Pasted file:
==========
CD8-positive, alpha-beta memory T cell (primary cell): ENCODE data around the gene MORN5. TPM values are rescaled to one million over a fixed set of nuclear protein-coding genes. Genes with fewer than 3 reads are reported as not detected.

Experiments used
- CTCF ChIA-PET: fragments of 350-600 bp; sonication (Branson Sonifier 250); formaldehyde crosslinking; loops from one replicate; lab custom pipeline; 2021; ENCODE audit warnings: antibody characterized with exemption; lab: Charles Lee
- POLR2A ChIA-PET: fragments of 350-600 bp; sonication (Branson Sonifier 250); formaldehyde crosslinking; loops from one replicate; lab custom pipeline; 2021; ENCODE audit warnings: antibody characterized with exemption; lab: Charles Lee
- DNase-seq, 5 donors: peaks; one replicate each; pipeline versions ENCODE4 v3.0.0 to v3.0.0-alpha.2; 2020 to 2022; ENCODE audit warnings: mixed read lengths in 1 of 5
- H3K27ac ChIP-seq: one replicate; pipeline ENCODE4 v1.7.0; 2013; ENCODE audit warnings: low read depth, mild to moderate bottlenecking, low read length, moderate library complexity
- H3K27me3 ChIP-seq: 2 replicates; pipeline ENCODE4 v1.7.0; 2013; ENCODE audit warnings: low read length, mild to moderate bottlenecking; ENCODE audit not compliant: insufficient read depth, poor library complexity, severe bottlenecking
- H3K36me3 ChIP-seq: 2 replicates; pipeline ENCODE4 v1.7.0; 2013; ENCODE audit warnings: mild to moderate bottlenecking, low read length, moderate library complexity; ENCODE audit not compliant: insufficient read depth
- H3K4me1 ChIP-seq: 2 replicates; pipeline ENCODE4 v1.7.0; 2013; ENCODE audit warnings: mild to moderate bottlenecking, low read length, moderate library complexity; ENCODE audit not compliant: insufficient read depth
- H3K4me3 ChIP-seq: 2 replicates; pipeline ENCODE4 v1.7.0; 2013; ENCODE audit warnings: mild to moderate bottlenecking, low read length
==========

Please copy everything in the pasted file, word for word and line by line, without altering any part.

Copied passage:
CD8-positive, alpha-beta memory T cell (primary cell): ENCODE data around the gene MORN5. TPM values are rescaled to one million over a fixed set of nuclear protein-coding genes. Genes with fewer than 3 reads are reported as not detected.

Experiments used
- CTCF ChIA-PET: fragments of 350-600 bp; sonication (Branson Sonifier 250); formaldehyde crosslinking; loops from one replicate; lab custom pipeline; 2021; ENCODE audit warnings: antibody characterized with exemption; lab: Charles Lee
- POLR2A ChIA-PET: fragments of 350-600 bp; sonication (Branson Sonifier 250); formaldehyde crosslinking; loops from one replicate; lab custom pipeline; 2021; ENCODE audit warnings: antibody characterized with exemption; lab: Charles Lee
- DNase-seq, 5 donors: peaks; one replicate each; pipeline versions ENCODE4 v3.0.0 to v3.0.0-alpha.2; 2020 to 2022; ENCODE audit warnings: mixed read lengths in 1 of 5
- H3K27ac ChIP-seq: one replicate; pipeline ENCODE4 v1.7.0; 2013; ENCODE audit warnings: low read depth, mild to moderate bottlenecking, low read length, moderate library complexity
- H3K27me3 ChIP-seq: 2 replicates; pipeline ENCODE4 v1.7.0; 2013; ENCODE audit warnings: low read length, mild to moderate bottlenecking; ENCODE audit not compliant: insufficient read depth, poor library complexity, severe bottlenecking
- H3K36me3 ChIP-seq: 2 replicates; pipeline ENCODE4 v1.7.0; 2013; ENCODE audit warnings: mild to moderate bottlenecking, low read length, moderate library complexity; ENCODE audit not compliant: insufficient read depth
- H3K4me1 ChIP-seq: 2 replicates; pipeline ENCODE4 v1.7.0; 2013; ENCODE audit warnings: mild to moderate bottlenecking, low read length, moderate library complexity; ENCODE audit not compliant: insufficient read depth
- H3K4me3 ChIP-seq: 2 replicates; pipeline ENCODE4 v1.7.0; 2013; ENCODE audit warnings: mild to moderate bottlenecking, low read length